Some of the trials we face as the children of God can be likened to wheat being manually threshed or going through the potter’s kiln.
During threshing, grain is spread on the threshing floor and either beaten with sticks or walked on by a yoke of oxen. The chaff is then separated from the grain by a process called winnowing – where both chaff and grain are placed in a flat tray and then tossed up and down in the air. As they rise up in the air, the paper-weight chaff is blown away while the heavier grains fall back into the tray.
There are times we feel like we are just being tossed up and down – like grains being winnowed – with no end in sight and for no obvious reason. Other times we feel crushed like grains being trampled under a heavy team of oxen.
God says, fiery trials are not strange, for His children. So if you are suffering according to God’s will, keep on doing what is right and trust yourself to the God who made you, for he will never fail you (1 Pet 4:19 TLB). These trials will make you partners with Christ in his suffering, and afterwards you will have the wonderful joy of sharing his glory in that coming day when it will be displayed.
The Tea Cup
There was a couple who used to go England to shop in a beautiful antique store. This trip was to celebrate their 25th wedding anniversary. They both liked antiques and pottery, and especially teacups.
Spotting an exceptional cup, they asked, “May we see that? We’ve never seen a cup quite so beautiful.”
As the lady handed it to them, the teacup spoke.
“You don’t understand,” it said, “I have not always been a teacup. There was a time when I was just a lump of red clay. My master took me and rolled me pounded and patted me over and over and I yelled out, ‘Don’t do that. I don’t like it! Let me alone,’ but he only smiled, and gently said, ‘Not yet!’
“Then. WHAM! I was placed on a spinning wheel and suddenly I was spun around and around and around. ‘Stop it! I’m getting so dizzy! I’m going to be sick!’, I screamed. But the master only nodded and said, quietly, ‘Not yet.’ “He spun me and poked and prodded and bent me out of shape to suit himself and then….then he put me in the oven. I never felt such heat. I yelled and knocked and pounded at the door. ‘Help! Get me out of here!’ I could see him through the opening and I could read his lips as he shook his head from side to side, ‘Not yet.’
“When I thought I couldn’t bear it another minute, the door opened. He carefully took me out and put me on the shelf, and I began to cool. ‘Oh, that felt so good! Ah, this is much better,’ I thought. But, after I cooled he picked me up and he brushed and painted me all over. The fumes were horrible. I thought I would gag. ‘Oh, please; stop it, stop it!!’ I cried. He only shook his head and said. ‘Not yet!’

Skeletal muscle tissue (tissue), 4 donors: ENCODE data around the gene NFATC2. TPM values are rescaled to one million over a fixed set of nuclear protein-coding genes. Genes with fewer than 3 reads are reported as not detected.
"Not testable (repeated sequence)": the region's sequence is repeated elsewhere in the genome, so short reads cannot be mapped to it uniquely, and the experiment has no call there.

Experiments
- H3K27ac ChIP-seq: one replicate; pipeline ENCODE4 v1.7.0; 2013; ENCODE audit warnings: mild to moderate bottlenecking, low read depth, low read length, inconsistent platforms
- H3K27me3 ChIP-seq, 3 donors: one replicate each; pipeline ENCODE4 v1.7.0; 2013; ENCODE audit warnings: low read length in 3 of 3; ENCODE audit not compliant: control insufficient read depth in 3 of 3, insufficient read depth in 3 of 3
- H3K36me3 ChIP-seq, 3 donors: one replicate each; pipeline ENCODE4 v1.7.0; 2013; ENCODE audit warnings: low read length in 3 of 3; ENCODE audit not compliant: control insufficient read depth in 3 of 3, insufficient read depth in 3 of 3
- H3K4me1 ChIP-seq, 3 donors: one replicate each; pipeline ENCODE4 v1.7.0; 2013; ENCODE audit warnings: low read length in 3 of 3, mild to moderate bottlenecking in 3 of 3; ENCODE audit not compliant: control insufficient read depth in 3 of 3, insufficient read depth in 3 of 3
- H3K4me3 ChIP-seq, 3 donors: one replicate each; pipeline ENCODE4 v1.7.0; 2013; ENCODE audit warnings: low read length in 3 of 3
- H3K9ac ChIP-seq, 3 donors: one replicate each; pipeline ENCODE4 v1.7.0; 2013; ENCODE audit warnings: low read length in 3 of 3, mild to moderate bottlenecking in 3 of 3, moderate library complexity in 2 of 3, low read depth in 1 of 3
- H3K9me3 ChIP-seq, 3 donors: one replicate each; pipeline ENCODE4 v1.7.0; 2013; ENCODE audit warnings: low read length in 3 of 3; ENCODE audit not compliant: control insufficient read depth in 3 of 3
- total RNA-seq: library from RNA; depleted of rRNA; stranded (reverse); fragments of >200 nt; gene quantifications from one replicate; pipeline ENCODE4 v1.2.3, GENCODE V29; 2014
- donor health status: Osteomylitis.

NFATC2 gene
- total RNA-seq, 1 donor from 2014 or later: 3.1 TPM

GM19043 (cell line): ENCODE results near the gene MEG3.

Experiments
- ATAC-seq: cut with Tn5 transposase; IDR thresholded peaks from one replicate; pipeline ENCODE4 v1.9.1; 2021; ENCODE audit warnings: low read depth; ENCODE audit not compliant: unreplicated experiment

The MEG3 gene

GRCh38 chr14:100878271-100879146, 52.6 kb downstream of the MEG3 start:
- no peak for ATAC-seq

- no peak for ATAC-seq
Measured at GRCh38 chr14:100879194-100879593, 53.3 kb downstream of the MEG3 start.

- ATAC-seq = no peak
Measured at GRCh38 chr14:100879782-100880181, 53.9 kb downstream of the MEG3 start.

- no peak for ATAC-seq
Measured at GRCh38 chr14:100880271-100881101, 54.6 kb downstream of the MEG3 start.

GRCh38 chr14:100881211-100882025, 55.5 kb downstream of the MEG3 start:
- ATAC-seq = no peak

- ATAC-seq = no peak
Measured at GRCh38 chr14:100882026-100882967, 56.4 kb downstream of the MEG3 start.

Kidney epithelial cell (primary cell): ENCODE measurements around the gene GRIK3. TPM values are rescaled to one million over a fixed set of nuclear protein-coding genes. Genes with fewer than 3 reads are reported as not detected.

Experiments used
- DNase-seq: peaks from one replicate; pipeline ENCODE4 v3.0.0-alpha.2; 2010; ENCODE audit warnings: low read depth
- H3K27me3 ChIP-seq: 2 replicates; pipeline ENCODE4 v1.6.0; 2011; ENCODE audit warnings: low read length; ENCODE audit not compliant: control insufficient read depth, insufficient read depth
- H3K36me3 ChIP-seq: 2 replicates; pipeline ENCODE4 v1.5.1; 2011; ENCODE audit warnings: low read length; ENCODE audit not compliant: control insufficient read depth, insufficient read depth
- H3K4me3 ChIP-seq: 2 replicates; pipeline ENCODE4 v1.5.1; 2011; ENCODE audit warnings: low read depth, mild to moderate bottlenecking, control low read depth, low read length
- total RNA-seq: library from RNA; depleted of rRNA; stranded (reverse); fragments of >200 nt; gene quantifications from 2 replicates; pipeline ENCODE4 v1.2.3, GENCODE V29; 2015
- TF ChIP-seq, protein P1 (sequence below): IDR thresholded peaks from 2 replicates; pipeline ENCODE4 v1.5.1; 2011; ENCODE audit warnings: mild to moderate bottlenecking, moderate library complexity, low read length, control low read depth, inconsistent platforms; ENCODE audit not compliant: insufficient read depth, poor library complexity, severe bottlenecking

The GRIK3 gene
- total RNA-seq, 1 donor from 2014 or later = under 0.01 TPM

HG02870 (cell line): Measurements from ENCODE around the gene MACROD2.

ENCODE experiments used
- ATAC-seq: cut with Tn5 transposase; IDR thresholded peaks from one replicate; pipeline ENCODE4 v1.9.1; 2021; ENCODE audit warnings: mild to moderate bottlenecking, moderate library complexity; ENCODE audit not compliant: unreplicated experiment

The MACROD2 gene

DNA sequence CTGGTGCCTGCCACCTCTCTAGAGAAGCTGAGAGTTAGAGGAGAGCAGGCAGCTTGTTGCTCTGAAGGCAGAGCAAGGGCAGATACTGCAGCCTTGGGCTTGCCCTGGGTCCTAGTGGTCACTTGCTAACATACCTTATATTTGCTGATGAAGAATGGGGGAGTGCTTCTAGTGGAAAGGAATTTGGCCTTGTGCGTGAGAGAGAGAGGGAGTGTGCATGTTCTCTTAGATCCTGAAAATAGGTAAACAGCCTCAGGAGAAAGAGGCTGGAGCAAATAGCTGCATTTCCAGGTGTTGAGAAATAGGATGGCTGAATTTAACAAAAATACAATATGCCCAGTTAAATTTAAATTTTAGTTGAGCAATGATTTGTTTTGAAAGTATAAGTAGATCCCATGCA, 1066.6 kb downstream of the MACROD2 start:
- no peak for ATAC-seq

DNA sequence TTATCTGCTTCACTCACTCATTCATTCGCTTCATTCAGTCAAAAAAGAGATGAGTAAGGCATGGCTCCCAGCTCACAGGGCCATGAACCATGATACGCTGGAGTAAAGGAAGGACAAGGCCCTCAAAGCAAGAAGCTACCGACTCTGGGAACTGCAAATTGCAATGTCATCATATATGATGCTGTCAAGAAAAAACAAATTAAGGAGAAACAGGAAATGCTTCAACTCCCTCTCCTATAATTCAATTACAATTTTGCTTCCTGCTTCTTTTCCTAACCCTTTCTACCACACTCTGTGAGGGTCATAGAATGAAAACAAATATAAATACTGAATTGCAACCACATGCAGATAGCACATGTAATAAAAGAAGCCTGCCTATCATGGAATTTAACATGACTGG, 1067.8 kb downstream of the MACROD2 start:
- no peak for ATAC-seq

“Then suddenly he put me back in to the oven. Only it was not like the first one. This was twice as hot and I just knew I would suffocate. I begged. I pleaded. I screamed. I cried. I was convinced I would never make it. I was ready to give up.
“Just then the door opened and he took me out and again placed me on the shelf, where I cooled and waited and waited, wondering, What’s he going to do to me next? An hour later he handed me a mirror and said ‘Look at yourself.’ And I did.
“I said, ‘That’s not me; that couldn’t be me. It’s beautiful. I’m beautiful!’
“Quietly he spoke: ‘I want you to remember, then,’ he said, ‘I know it hurt to be rolled and pounded and patted, but had I just left you alone, you’d have dried up. I know it made you dizzy to spin around on the wheel, but if I had stopped, you would have crumbled. I know it hurt and it was hot and disagreeable in the oven, but if I hadn’t put you there, you would have cracked. I know the fumes were bad when I brushed and painted you all over, but if I hadn’t done that, you never would have hardened. You would not have had any color in your life. If I hadn’t put you back in that second oven, you wouldn’t have survived for long because the hardness would not have held. Now you are a finished product. Now you are what I had in mind when I first began with you.'”
God knows what He’s doing in each of us. He is the potter, and we are His clay. He will mold us and make us, and expose us to just enough pressures of just the right kinds that we may be made into a flawless piece of work to fulfill His good, pleasing and perfect will.
So when life seems hard, and you are being pounded and patted and pushed almost beyond endurance; when your world seems to be spinning out of control; when you feel like you are in a fiery furnace of trials; when life seems to “stink”, try this:
Brew a cup of your favorite tea in your prettiest tea cup, sit down, and have a little talk with the Potter.